(My cat’s-paw knitting project was not a success. Not because I couldn’t do the stitch, but because it doesn’t look enough like a cat’s paw to bother!)

Based on Charles Stross’ Laundry series (The Atrocity Archives, The Jennifer Morgue, The Fuller Memprandum, The Apocalypse Codex and The Rhesus Chart) which are a mixture of Lovecraftian horror, espionage and humour.

And soon – the official government super-squad…

I discovered Lovecraft in my early teens. Scared the eldritch ichor out of me. Much later, I enjoyed throwing random bits of Mythos into my D&D campaign, without letting the players know about it in advance. I especially liked giving somewhat vague descriptions and letting their imaginations fill in the details.

While I do enjoy Stross’s Laundry Files novels, the most authentically Lovecraftian book I’ve read recently was Caitlin Kiernan’s The Dry Salvages. Cosmic horror done well, with nary a tentacle in sight.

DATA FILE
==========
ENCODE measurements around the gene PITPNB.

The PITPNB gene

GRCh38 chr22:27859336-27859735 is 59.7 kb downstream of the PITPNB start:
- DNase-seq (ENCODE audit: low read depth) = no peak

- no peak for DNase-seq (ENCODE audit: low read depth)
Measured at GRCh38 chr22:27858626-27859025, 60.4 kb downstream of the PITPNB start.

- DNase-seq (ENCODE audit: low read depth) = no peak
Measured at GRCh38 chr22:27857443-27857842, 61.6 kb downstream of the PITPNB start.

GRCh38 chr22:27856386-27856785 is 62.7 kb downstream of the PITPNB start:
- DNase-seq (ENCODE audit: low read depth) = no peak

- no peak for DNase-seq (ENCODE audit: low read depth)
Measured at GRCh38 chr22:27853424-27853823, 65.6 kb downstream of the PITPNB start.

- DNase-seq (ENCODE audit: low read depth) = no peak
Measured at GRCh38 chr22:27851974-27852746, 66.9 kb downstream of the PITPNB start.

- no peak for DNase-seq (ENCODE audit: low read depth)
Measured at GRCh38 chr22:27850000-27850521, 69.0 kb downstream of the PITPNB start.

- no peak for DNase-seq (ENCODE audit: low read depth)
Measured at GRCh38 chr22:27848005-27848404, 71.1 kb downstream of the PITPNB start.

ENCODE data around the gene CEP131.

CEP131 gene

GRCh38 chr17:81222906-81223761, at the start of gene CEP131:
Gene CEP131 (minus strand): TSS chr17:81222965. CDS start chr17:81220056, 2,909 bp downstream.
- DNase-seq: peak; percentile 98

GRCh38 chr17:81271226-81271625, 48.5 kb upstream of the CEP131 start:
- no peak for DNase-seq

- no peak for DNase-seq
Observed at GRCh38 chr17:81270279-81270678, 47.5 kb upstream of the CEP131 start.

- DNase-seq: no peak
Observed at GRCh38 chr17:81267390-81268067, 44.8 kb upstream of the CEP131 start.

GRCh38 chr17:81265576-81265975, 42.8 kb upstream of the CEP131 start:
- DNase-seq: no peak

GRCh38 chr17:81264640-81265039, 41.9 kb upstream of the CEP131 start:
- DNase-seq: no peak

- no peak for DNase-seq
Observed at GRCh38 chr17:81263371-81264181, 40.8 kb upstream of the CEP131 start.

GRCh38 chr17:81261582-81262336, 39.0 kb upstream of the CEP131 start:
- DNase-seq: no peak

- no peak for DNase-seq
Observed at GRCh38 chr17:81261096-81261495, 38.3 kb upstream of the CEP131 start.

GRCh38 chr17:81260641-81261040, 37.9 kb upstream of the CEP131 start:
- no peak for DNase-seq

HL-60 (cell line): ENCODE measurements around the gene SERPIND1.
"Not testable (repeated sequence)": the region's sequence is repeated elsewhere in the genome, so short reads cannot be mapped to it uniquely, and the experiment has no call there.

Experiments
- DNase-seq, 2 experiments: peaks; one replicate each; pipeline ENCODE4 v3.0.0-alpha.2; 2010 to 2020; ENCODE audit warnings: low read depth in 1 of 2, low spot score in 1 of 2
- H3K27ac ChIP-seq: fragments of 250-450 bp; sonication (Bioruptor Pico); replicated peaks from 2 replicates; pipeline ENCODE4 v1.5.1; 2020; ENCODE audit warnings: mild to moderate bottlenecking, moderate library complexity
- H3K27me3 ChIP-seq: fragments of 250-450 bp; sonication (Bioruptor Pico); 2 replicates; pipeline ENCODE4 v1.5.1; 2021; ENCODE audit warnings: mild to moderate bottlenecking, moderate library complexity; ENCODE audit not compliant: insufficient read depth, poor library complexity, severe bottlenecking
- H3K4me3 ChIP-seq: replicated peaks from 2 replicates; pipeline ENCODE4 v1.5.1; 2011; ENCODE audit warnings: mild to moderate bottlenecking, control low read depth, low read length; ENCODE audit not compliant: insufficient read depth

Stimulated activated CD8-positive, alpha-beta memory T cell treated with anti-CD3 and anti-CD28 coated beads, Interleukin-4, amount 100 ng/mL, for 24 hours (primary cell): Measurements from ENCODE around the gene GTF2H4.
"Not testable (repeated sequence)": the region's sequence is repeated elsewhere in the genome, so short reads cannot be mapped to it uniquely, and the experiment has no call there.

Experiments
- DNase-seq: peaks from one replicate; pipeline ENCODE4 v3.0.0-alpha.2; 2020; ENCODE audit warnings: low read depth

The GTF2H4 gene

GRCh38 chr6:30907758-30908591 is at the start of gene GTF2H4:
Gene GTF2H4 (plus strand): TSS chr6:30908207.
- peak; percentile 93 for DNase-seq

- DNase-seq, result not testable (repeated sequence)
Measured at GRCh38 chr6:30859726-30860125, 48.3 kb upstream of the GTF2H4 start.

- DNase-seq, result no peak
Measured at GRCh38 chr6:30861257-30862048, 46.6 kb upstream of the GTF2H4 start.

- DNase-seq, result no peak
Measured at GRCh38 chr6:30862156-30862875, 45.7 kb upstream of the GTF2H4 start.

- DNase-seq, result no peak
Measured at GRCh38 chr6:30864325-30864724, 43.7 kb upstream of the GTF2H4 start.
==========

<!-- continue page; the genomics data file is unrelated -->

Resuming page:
I’ve always found it interesting that Irish mythology is so heavily grounded in an ancient version of colonialism; the locals are always getting conquered or ousted by newcomers “from across the sea,” only to get ousted or conquered in turn a few generations later. It oddly mirrors certain aspects of both the iron-age Celtic expansion and much of the history of the British isles themselves.

What’s funny is that the stories of the successive invasions don’t actually map to real events. The Ireland wasn’t invaded repeatedly. There were some moderate amouts of settlement, and the decision (for reasons unknown) to adopt the language (and some of the culture) of peoples across the sea, but no waves of actual settlers/invaders.

Even the Vikings were relegated to small areas, and then pretty much kicked over the sea to Britain (thought timing of that victory kept Ireland from becoming a solid polity in the way of say France, or England, and so led to the later colonisation by the British).